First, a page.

September 7, 2018

Only 56% of nurses have access to healthy foods during work. Here's how one hospital is trying to change that.

Daily Briefing

    Nurses are responsible for the health of others, but often the demands of the job force their own health to take a back seat—a finding that prompted the Medical University of South Carolina to launch a pilot program to bring new food to the hospital cafeteria, Maria Castellucci writes for Modern Healthcare's "Transformation Hub."

    Nurses less healthy than the general population

    According to Rachel Nusbaumer, a nurse at MUSC, it's easy for nurses to slip into poor eating habits "if you don't plan, especially if you're tired and busy." She added, "You're going to eat whatever to fill you up."

    This was reflected in the American Nursing Association's (ANA)'s 2016 Health Risk Appraisal, which found that just 16% of nurses ate five or more servings of fruit or vegetables each day, and just 35% ate three or more whole grain servings. The survey also found the average body mass index of respondents was 27.6, which falls in the "overweight" category. Finally, the survey found that only 56% of nurses reported access to healthy foods such as fruits, vegetables, or whole grains during their work hours

    MUSC's initiative

    To help nurses eat more healthfully, MUSC partnered with ANA and Sodexo, a hospitality company, to launch a pilot program to encourage nurses to eat healthier food, Castellucci reports.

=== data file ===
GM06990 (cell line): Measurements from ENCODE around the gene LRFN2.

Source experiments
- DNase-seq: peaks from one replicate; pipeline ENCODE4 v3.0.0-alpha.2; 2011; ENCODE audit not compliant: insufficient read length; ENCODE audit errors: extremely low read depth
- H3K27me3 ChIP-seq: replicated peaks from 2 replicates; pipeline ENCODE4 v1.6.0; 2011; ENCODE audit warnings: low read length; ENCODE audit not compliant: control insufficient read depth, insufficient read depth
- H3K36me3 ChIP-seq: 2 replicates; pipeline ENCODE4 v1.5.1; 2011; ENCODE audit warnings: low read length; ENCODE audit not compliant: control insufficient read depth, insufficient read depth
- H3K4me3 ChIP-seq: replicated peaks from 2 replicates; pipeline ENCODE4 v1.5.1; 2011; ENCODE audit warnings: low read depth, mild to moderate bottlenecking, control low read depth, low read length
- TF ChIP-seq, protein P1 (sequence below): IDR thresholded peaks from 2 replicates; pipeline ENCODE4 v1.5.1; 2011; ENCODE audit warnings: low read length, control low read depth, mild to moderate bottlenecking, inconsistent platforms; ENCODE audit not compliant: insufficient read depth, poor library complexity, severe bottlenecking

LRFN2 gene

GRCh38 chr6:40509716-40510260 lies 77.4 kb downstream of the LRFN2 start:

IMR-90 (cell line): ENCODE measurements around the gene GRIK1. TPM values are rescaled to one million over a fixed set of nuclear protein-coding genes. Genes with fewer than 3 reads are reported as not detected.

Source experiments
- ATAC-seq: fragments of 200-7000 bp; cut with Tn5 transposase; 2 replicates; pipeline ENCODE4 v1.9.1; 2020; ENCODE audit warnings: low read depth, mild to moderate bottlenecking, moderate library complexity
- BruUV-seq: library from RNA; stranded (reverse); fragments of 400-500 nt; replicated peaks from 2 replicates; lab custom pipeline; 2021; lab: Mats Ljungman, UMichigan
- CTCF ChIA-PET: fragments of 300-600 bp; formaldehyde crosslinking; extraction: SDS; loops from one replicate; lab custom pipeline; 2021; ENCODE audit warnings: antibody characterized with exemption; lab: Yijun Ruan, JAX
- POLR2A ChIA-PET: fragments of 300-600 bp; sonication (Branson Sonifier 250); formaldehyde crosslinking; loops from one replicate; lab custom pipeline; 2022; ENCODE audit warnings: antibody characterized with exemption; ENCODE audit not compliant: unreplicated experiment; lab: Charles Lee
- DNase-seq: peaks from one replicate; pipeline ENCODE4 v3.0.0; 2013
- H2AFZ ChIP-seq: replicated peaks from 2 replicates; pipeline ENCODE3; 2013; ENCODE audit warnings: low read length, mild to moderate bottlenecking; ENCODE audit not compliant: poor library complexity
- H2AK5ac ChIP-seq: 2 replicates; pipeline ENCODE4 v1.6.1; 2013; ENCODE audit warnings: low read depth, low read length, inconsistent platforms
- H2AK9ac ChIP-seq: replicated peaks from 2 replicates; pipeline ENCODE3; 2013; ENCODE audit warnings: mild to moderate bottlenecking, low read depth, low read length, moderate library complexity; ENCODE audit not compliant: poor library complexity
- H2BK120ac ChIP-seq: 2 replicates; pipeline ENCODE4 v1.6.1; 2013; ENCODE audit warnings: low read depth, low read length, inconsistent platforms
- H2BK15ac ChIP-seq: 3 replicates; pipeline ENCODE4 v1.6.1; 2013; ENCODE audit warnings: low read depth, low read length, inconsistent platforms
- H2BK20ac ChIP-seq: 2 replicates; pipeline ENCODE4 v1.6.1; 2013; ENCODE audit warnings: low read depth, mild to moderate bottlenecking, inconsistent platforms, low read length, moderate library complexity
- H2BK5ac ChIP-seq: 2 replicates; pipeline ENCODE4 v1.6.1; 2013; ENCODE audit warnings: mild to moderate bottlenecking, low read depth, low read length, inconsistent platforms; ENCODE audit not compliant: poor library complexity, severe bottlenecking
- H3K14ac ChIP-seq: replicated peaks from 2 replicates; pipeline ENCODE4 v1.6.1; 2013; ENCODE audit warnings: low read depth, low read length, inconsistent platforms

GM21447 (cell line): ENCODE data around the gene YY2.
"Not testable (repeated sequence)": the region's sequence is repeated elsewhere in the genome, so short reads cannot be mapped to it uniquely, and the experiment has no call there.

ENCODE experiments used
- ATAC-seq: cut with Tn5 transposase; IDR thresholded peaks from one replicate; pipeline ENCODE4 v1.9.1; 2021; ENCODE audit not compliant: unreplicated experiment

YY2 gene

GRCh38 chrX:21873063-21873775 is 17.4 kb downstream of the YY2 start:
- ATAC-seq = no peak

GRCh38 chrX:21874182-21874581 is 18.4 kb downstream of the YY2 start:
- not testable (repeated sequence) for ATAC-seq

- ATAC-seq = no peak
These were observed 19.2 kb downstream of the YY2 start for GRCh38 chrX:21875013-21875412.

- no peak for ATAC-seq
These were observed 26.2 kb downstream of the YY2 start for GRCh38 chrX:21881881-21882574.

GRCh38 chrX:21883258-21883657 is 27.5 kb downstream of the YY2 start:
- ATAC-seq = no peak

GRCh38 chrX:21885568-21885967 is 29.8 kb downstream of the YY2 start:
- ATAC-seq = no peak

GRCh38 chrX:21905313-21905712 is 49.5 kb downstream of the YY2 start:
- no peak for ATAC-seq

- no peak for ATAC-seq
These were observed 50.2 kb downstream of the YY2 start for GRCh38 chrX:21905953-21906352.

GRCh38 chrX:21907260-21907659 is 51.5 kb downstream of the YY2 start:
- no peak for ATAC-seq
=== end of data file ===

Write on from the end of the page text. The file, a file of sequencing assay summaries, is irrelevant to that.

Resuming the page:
From June to August, Sodexo stocked the hospital's cafeteria with more vegetable and fruit options, including a Korean tofu noodle salad and a Greek salad, Castellucci writes. Hospital staff also had access to healthier snacks, including hard boiled eggs and almonds, fruit cups, and celery sticks with ranch dressing.

    The food was prepared fresh every day and packaged so nurses could take them to go. To help nurses keep track of what they're eating, the packages indicate how many servings of fruits or vegetables each meal contains, Castellucci writes.

    To make sure word got out, MUSC promoted the new initiative during morning huddles, in newsletters, and on computer screensavers.

    Andrea Coyle, the professional excellence and magnet program director at MUSC, noted that nurses make up come than a third of the MUSC's staff and providing a healthy work environment is a key part of the hospital's strategic plan. "If we keep our nurses healthy it will have a huge return on investment," she said.

    Coyle said responses to the healthy eating pilot have been positive, especially among nurses working the night shift.

    While the official pilot period has ended, Julie Branham, the national nutrition director for Sodexo's North America hospital segment, said the company will continue to provide its healthier menu items to MUSC. And Castellucci reports that MUSC is exploring other programs to improve nurse health, including healthier vending machine options (Castellucci, "Transformation Hub," Modern Healthcare, 9/1; ANA survey, accessed 9/6).

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